Created in July 1998, the OAS Office of Summit Follow-up serves as the "institutional memory" of the Summit process, provides useful technical backup to the "troika" and the SIRG, and manages the valuable Summit web page. Now, the Office should be strengthened to allow it to function effectively as a responsible secretariat to an empowered senior executive committee. More generally, governments should continue to strengthen the OAS and its capacity to implement Summit initiatives.

  Transparency and Evaluation

The enhanced senior executive committee and fortified OAS Office of Summit Follow Up should set as a primary goal the establishment of effective systems to monitor and evaluate implementation of Summit initiatives. It is increasingly routine in international diplomacy for agreements (whether formal treaties or "soft" agreements that lack juridical status such as those approved by hemispheric Summits) to include reporting requirements.

In establishing feedback systems, summitry should enlist the talents of independent, objective experts, as well as forming joint public-private evaluation teams.

Serious evaluations require good data. We recommend that the multilateral development banks build into relevant loans earmarked assistance for creating and maintaining data collection systems. The Banks should also promote harmonization of databases across countries to facilitate comparability studies. Only when it becomes possible to measure results will it be possible to assert with full confidence that Summit initiatives have attained their goals.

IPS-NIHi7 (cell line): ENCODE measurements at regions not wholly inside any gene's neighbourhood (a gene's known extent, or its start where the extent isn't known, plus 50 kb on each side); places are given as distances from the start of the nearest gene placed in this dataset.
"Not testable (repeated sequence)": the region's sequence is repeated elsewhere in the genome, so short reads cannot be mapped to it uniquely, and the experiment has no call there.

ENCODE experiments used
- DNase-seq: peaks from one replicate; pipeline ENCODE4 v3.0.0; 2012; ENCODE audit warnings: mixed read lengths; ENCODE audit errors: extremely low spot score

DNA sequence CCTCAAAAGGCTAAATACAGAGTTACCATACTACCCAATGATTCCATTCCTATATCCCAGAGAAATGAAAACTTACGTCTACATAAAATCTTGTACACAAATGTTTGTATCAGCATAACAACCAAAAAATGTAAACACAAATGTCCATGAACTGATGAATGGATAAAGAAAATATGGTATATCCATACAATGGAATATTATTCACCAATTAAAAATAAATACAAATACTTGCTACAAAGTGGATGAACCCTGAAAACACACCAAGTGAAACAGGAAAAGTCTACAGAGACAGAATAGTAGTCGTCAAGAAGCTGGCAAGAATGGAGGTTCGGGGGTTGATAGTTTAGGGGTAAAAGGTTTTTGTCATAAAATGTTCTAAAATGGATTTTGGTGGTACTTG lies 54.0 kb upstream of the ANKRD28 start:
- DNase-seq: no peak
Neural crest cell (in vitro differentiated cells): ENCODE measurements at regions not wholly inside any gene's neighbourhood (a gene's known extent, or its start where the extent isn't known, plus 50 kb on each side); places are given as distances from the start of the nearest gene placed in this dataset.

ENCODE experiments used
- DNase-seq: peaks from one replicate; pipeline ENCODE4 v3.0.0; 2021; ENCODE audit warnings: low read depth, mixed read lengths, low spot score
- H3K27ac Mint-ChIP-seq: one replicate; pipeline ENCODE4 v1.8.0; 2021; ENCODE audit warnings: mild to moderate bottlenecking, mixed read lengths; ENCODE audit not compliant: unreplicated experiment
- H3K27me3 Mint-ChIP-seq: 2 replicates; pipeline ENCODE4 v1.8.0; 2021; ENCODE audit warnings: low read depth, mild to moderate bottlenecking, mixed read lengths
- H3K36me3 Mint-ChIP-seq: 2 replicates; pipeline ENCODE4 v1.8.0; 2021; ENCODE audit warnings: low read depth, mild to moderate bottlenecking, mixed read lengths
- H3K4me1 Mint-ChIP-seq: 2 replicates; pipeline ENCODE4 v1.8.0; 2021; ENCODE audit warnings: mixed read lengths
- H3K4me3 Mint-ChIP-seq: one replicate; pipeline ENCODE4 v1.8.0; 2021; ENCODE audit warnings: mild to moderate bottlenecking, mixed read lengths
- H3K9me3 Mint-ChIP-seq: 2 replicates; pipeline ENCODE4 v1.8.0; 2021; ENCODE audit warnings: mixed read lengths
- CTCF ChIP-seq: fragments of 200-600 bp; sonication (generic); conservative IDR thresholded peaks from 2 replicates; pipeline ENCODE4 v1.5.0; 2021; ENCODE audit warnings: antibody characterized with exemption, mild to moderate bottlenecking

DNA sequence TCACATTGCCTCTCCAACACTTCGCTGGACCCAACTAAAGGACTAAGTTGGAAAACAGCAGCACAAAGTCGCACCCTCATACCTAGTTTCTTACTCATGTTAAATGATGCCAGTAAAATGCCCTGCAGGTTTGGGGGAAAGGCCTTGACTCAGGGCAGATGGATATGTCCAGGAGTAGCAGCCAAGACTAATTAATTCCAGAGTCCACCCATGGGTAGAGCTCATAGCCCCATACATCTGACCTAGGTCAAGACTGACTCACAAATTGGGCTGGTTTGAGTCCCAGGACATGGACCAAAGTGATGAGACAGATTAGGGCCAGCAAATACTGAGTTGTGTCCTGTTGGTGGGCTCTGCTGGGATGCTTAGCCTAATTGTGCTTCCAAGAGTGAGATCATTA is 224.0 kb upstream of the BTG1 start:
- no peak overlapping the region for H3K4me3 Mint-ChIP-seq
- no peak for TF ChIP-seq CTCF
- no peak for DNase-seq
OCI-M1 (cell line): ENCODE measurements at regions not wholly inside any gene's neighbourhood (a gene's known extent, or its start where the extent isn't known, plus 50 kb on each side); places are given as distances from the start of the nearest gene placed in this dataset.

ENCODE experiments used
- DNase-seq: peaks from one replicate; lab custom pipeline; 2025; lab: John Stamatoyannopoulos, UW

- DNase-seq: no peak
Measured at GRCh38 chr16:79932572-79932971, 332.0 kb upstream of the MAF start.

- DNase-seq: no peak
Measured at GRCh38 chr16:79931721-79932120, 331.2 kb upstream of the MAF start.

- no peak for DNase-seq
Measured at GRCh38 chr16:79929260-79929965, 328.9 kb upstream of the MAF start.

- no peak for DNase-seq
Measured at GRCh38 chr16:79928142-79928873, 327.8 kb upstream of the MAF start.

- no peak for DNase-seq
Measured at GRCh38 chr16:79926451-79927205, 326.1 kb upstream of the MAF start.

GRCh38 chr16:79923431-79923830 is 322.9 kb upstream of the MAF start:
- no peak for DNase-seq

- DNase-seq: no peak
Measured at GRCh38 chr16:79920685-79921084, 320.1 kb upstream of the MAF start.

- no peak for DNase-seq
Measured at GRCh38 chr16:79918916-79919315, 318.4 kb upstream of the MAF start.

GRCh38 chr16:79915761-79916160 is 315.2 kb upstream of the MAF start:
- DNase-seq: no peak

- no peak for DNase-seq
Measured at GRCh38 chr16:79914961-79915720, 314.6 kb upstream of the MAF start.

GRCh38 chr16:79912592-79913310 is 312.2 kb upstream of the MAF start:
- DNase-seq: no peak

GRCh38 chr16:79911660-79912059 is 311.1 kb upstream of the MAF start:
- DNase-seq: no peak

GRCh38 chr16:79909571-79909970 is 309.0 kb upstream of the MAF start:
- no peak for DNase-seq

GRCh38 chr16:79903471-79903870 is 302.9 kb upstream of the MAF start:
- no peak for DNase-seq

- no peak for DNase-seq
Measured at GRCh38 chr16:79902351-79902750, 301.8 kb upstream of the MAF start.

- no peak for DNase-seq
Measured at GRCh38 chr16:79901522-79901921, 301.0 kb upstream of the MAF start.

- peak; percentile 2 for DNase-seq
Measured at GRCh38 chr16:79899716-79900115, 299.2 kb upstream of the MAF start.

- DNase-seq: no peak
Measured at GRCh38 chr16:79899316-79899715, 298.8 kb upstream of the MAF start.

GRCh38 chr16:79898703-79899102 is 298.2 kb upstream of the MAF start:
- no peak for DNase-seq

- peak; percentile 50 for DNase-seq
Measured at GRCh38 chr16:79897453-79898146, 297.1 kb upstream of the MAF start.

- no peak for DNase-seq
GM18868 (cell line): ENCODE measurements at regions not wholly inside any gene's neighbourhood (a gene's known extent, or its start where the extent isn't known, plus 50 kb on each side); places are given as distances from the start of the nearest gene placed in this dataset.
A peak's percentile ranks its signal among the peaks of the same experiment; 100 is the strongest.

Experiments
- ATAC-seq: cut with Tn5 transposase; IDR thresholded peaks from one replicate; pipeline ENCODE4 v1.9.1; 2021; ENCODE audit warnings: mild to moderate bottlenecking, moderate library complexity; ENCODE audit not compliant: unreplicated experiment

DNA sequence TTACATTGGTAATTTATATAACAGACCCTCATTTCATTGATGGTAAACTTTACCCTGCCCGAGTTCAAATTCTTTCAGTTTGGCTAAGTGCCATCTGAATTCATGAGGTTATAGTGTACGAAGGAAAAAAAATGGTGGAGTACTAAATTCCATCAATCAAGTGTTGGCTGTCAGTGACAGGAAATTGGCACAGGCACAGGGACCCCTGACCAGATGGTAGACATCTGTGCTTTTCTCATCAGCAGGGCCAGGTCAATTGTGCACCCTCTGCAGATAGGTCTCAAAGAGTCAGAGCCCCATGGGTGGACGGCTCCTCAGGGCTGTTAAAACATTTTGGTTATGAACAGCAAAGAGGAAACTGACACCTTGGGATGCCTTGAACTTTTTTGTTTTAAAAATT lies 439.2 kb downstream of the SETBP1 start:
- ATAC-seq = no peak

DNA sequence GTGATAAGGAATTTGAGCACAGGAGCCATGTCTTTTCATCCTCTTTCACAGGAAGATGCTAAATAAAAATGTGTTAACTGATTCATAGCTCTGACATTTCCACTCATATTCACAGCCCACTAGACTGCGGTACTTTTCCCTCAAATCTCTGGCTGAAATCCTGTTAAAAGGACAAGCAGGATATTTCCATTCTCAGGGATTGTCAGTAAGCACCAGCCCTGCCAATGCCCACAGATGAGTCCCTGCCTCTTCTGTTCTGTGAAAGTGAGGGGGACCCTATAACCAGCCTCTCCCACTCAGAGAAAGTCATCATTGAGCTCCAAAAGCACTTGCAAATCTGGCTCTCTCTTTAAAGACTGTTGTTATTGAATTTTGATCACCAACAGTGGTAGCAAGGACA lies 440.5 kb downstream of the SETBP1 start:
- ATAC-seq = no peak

Among its responsibilities, this enhanced senior executive committee, with support from a strengthened Office of Summit Follow Up, could review initiatives being prepared for Summit approval. They could require that each proposed initiative meet these criteria: be of sufficient priority as to merit the attention of the leaders; include mechanisms for assessment and reporting; and be assigned sufficient resources for completion. This "PARR" test - Priority, Assessment, Reporting, Resources – could significantly bolster the realism and credibility of summitry in the Americas.